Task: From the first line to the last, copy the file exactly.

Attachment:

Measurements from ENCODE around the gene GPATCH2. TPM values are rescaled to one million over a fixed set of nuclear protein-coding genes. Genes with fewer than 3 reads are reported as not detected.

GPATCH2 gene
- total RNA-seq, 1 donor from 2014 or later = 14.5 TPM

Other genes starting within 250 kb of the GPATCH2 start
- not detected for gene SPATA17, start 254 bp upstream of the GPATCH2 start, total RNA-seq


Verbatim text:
Measurements from ENCODE around the gene GPATCH2. TPM values are rescaled to one million over a fixed set of nuclear protein-coding genes. Genes with fewer than 3 reads are reported as not detected.

GPATCH2 gene
- total RNA-seq, 1 donor from 2014 or later = 14.5 TPM

Other genes starting within 250 kb of the GPATCH2 start
- not detected for gene SPATA17, start 254 bp upstream of the GPATCH2 start, total RNA-seq